Sunday, January 27, 2013

Your words AREN'T perfect

No, really. Rein in that ego and listen up.

Crit Partnerships are a beautiful, sacred thing. We TRUST each other. We LOVE each other - and the words our CP's write.

But you have to know your words aren't perfect. And if you think they are, then we have a problem.

There's a difference between Crit partners, and Beta readers.

Betas are some of the first readers to lay eyes on your Manuscript. They give feedback that you may, or may not choose to act upon. They are AMAZING people, and resources, catching things CP's may have missed after several passes. Betas are the readers before the readers before the Manuscript is a book. But at this point, the MS should be shiny. Free of typos, grammar issues, etc.

Critique partners are the ones in the trenches with you. They're there WHILE you're writing the words. They talk you down from the trees of self-doubts and angst riddled rage seizures. They are the ones you send the MS to as soon as it's done - and you've done a pass through of your own edits.

(PSA - Crit partners are NOT unpaid Editors. You should do your own tweaks before sending to CP's. Don't expect them to do your work for you. Things are bound to slip through, but don't waste people's time on silly things you could have fixed before sending.)

Back to your words. And trust.

I say trust, because the Crit Partnership is SO important. We trust these people - some we only know online - not to fuck us over. Not to plagiarize. We trust them to keep our secrets. We trust them with our word-babies.

And we trust them to rip our words to shreds when they need it. We trust their judgment to make us stronger, make the words flow better, give us fresh eyes, and a way to make the MS truly sing.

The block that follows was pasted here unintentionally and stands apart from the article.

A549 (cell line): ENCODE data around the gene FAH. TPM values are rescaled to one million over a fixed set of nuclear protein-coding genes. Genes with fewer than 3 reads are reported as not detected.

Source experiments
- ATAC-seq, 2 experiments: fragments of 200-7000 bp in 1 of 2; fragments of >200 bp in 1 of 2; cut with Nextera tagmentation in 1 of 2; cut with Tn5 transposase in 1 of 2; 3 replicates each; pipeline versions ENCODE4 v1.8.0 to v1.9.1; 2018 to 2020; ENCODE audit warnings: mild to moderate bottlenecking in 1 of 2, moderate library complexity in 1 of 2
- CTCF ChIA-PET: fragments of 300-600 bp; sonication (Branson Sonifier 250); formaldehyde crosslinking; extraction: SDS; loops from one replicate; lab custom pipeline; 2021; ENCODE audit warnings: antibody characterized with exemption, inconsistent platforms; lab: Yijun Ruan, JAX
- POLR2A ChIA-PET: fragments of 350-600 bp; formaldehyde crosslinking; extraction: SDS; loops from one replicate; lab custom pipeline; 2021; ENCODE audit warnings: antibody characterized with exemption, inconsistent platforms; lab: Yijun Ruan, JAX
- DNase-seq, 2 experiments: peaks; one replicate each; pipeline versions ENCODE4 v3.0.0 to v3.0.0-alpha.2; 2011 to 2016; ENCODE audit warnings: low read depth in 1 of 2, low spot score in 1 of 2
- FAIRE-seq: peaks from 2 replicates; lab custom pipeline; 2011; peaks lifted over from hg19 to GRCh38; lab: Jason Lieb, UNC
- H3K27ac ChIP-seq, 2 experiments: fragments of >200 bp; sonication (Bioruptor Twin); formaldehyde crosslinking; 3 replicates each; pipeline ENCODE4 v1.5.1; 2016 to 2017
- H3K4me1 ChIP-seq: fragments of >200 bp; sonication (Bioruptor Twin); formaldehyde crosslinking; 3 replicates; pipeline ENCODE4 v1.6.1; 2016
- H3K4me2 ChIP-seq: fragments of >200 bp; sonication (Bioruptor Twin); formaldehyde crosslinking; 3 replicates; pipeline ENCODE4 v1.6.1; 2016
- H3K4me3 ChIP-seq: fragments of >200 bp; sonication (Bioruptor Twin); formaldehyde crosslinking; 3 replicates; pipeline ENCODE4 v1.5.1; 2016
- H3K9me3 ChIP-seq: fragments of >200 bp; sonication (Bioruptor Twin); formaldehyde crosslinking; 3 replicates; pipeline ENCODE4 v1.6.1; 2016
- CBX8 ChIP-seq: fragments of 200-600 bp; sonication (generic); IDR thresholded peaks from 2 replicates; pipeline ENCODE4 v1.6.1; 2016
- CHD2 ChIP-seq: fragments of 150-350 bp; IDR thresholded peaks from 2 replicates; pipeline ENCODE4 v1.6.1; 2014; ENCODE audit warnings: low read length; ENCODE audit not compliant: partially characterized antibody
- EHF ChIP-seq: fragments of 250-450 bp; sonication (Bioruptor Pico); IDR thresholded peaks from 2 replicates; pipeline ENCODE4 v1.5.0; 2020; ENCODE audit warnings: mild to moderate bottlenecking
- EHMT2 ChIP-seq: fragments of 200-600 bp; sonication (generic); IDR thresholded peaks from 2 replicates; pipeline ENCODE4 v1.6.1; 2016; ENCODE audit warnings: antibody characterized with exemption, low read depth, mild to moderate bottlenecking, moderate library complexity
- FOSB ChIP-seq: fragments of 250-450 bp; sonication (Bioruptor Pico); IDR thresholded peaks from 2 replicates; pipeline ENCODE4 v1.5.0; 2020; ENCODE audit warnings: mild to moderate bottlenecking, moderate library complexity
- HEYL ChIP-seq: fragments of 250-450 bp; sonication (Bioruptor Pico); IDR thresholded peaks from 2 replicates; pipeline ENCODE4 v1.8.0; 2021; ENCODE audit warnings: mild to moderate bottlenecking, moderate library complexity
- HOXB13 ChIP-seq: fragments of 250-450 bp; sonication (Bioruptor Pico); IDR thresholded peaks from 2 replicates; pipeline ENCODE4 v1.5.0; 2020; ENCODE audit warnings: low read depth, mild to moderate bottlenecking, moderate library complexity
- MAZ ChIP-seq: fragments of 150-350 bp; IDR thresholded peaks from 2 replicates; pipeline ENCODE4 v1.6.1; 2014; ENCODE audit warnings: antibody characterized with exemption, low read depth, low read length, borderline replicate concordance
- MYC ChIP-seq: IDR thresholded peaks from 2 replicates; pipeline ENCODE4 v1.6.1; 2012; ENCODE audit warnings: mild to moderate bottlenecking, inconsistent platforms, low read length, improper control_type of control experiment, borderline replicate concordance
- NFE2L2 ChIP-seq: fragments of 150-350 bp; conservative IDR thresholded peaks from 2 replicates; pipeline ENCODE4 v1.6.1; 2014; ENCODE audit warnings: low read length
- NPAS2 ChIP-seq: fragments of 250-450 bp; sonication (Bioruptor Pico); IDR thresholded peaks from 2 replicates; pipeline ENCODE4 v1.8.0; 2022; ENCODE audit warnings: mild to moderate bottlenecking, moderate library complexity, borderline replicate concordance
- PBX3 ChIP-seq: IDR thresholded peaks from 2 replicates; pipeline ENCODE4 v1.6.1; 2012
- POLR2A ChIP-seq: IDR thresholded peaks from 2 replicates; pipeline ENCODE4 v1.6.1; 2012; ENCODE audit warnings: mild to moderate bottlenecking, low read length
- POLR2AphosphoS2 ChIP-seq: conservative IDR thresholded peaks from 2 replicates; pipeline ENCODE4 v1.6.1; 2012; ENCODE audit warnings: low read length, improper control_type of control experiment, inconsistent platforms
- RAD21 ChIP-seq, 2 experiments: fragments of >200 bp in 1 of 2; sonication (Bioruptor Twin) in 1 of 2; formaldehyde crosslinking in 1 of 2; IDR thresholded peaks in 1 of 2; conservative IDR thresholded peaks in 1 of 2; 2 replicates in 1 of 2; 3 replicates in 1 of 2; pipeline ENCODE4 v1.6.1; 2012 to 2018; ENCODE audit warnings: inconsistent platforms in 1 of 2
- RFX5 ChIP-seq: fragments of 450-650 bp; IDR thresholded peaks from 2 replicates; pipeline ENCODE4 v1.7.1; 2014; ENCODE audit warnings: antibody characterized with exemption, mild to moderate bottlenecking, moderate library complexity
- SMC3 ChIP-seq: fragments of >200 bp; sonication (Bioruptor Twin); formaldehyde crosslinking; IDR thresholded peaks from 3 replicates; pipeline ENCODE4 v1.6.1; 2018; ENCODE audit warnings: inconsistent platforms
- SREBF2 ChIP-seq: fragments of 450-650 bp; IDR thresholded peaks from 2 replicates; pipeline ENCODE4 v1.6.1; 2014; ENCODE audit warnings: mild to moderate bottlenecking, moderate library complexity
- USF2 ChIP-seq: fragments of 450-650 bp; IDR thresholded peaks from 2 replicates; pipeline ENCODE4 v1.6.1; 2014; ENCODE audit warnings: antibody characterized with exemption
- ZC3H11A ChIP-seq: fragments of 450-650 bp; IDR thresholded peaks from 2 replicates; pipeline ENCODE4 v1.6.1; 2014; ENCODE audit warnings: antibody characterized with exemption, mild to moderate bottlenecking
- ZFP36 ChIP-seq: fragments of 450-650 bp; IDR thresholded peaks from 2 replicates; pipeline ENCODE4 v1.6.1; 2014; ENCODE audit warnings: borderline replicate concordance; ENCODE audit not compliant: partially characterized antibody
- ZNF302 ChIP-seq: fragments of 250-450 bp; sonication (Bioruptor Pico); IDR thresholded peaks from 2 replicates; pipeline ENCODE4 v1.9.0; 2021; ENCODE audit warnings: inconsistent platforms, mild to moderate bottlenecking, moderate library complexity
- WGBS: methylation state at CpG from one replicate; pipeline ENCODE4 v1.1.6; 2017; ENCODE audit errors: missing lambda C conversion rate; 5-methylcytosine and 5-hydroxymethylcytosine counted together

Or we should.

See, some writers are unable to separate their words from themselves. From their ego. They think if you dare to make a suggestion about their PRECIOUS words, that you are attacking THEM! It is SO not the case, and it's indicative of an overly sensitive person -an  Artiste; or a new writer. I was there. You were there. Hopefully we've moved on to where we know it's not personal.

Subjectivity comes into it, yes. But some suggestions are NOT optional. The rules of grammar DO apply to you. There are some rules you shouldn't break.

Here's the thing. If you're not looking to make your MS better - if you think your words are PERFECT as they are, then tell your CP's before they begin reading. Tell them you are looking for a BETA reader, NOT a critique. TELL them you're looking for overall thoughts, and nothing deeper.

Because I've done crits for people. I've spent HOURS combing through MS's trying to make their beautiful words EVER BETTER! Some of those people take some of those changes. THAT'S how it SHOULD be.

But there are the other writers. People who are great writers, and snag a lot of full requests. People who I suggested changes for. People who keep getting rejections on those full requests, but still think there's nothing wrong with their MS. Newsflash - it's not ALL subjectivity from Agents and Editors.

If you're not implementing the changes your Crit Partners suggest, but you still ask them to CP for you, then YOU ARE WASTING THEIR TIME!

If you don't agree with their edits, then guess what? They aren't a good fit for you, and you need to have The Talk - it's not You, it's Me. You're not what I'm looking for.

If you don't agree with ANYONE'S crits, then sweetie, it's probably not Them, it's You.

People can be wonderful writers, but not a good fit for Critique Partners. It's not personal. It's no big deal. They can still Beta, or not. They can still be your friends!

But if you ask me to RE-Crit something I've already done, I shouldn't be finding the same GLARING errors I found the first go-round. I shouldn't find that giant fucking plot-hole I told you about the first time! I shouldn't see that huge tense shift I showed you when I critted the Manuscript MONTHS AGO!